Happiest Season

November 26, 2020

Comedy, Review, Theatrical, This Week Leave a Comment

...a well-meaning and progressive comedy...
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Happiest Season

Hagan Osborne
Year: 2020
Rating: M
Director: Clea DuVall
Cast:

Kristen Stewart, Mackenzie Davis, Dan Levy, Mary Steenburgen, Mary Holland, Alison Brie, Victor Garber, Aubrey Plaza

Distributor: Sony
Released: November 26, 2020
Running Time: 102 minutes
Worth: $14.00

FilmInk rates movies out of $20 — the score indicates the amount we believe a ticket to the movie to be worth

…a well-meaning and progressive comedy…

In holiday-comedy Happiest Season, the most threatening thing to arrive on Christmas is not an ugly sweater, nor a dried fruit cake, but the revelation of a gay couple’s relationship to one half’s deeply conservative parents.

Presenting themselves as best friends and roommates, the antics of couple Abby (Kristen Stewart) and Harper (Mackenzie Davis), who return to Harper’s traditionalist and hung-up-on-appearances family for Christmas, are met with the familiar light-hearted fanfare of holiday films past, present, and future.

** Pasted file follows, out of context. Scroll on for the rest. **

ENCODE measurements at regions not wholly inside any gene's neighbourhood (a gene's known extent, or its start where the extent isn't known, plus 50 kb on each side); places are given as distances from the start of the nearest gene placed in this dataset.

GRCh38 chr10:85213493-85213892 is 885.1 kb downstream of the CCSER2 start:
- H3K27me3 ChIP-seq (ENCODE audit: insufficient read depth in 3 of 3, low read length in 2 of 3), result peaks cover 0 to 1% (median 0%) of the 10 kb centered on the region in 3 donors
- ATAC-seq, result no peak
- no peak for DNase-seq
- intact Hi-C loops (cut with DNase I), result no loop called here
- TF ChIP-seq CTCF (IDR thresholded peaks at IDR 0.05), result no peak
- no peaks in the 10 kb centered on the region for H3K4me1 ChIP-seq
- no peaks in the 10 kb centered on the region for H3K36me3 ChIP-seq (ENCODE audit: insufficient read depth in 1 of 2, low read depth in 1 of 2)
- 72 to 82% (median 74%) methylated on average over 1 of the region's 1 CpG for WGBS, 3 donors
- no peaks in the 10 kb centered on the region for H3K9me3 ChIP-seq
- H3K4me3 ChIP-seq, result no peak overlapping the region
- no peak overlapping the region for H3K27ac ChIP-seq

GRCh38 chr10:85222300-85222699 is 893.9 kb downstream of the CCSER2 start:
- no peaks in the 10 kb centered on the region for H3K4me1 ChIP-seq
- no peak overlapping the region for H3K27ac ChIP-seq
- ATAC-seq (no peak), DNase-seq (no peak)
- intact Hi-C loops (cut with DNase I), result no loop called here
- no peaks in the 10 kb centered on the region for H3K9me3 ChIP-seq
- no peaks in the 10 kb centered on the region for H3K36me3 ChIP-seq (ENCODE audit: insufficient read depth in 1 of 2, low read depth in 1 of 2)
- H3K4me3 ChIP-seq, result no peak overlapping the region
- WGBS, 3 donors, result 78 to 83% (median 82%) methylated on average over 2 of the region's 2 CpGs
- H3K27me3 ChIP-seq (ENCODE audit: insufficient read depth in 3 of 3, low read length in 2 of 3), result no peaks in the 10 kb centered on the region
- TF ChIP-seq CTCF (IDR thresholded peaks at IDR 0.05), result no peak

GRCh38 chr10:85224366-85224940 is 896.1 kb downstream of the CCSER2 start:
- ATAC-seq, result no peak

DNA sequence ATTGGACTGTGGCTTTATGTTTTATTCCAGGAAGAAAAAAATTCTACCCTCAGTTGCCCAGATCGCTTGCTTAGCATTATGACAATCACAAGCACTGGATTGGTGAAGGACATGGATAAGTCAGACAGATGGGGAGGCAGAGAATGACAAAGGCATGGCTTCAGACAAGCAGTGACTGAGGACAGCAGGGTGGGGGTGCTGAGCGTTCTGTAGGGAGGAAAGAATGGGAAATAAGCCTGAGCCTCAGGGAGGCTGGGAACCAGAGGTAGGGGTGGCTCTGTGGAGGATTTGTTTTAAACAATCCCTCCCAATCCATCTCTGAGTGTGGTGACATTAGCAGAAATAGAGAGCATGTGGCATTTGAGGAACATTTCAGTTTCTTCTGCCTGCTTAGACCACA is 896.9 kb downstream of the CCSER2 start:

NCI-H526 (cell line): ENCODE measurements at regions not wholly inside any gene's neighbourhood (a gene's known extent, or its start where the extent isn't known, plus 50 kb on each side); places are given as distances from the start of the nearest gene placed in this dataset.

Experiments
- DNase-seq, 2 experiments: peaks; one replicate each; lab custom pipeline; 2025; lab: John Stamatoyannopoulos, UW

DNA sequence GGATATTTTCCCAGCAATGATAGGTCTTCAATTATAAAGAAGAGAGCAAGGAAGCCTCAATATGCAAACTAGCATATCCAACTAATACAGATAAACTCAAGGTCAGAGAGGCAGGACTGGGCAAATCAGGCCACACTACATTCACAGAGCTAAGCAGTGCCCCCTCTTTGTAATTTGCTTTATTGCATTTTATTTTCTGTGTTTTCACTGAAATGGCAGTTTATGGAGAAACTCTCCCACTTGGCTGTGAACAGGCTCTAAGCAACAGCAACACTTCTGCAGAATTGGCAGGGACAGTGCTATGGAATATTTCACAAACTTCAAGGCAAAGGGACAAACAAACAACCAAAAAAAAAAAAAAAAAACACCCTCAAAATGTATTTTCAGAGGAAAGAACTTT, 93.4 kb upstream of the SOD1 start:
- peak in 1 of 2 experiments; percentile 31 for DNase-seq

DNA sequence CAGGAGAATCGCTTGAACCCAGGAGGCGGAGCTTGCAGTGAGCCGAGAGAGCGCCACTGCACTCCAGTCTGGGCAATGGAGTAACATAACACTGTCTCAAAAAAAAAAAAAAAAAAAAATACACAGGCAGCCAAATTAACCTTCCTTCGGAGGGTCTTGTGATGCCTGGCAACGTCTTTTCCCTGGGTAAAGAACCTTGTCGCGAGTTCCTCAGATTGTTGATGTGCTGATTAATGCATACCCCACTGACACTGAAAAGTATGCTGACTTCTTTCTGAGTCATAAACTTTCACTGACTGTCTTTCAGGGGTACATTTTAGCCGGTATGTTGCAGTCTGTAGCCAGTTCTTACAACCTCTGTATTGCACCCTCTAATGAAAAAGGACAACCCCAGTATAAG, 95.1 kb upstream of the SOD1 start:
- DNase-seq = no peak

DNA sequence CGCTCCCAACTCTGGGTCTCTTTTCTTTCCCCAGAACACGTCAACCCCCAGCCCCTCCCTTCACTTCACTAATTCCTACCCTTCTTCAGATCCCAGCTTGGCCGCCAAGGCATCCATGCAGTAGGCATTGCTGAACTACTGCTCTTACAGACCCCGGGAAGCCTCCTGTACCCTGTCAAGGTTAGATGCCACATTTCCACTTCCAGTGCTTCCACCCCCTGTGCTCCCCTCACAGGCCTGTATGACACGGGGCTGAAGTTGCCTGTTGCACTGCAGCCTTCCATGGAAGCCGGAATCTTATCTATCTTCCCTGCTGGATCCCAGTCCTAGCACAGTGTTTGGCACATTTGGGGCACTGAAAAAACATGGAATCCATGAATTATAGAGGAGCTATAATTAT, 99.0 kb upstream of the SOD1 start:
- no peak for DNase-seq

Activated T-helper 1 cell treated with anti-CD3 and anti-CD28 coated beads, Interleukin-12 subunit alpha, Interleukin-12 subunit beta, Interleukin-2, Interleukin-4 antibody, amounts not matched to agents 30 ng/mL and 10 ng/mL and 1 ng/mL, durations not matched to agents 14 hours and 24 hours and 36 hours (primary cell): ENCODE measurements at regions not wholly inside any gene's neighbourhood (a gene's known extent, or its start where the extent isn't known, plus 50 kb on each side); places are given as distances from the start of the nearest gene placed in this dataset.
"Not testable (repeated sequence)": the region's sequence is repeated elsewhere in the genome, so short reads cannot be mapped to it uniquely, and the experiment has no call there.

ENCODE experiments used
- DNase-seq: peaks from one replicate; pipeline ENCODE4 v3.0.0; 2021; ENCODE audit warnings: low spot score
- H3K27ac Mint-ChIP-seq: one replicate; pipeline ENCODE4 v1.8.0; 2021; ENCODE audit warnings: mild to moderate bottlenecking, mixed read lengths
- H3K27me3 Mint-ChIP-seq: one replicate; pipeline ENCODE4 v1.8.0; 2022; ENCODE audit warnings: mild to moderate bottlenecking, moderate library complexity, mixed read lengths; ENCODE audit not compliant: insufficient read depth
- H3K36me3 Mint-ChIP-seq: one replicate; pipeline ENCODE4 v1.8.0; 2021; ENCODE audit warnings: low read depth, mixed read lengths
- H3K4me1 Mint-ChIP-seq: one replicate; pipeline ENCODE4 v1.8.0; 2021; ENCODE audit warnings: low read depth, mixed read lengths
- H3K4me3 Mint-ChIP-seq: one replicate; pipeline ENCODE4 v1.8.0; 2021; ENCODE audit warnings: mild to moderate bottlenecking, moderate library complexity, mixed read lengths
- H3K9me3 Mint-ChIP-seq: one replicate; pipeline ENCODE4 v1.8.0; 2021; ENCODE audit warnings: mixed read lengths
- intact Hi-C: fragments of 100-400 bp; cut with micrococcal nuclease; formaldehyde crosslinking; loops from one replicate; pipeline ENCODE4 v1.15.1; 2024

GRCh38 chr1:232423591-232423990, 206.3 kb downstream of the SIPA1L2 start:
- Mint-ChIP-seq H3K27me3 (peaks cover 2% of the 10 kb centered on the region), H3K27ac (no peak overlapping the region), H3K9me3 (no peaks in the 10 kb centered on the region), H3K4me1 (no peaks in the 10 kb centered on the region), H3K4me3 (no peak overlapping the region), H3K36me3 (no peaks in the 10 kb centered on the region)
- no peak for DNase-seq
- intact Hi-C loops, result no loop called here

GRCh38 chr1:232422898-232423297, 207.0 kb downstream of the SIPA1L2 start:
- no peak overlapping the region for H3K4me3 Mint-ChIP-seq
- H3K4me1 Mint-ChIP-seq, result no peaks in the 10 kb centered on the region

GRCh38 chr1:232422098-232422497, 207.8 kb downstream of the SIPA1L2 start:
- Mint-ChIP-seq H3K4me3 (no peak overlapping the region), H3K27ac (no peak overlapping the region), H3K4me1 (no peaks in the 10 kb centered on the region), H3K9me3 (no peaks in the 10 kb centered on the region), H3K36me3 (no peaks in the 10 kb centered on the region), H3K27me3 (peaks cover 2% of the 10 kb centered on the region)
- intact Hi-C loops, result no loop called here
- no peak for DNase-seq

The clear distinction in this film is in its presentation of queer relationships; an almost unheard-of notion in the annals of Christmas storytelling, let alone being told from the perspective of gay women.

A general slapstickery (cue the inevitable hiding in closet gag) generates most of the film’s laughs, with comedic powerhouses Mary Steenburgen, Dan Levy, and relative newcomer Mary Holland, singing in zany, comedic harmony. Unfortunately, these laughs are conflicted by a dramatic heaviness brought on by the cracking of Abby and Harper’s relationship (the returning of exes played by Jake McDorman and a straight-faced Aubrey Plaza feeling a bit much); a feature that actress turned writer-director Clea DuVall – whose previous directing credits include 2016’s The Intervention – permeates throughout the film to dubious effect.

That said, a film like Happiest Season relishes in its sense of comfort and personality. Its incredibly charming leads – particularly K-Stew, who continues her excellent foray into comedies following last year’s delightful Charlie’s Angels reboot – help overcome this occasionally sombre mood.

Happiest Season uses the tropes of a forbidden romance to display how queer people conduct themselves in a performative manner when not present in safe spaces. Their trials and tribulations are displayed as more than jokes, but pain-points which denote how far behind society is in embracing queer people.

With Christmas on the horizon, a well-meaning and progressive comedy like Happiest Season offers some respite to an otherwise disgruntled year. ‘Tis the season to be jolly, merry, and even a little dysfunctional.

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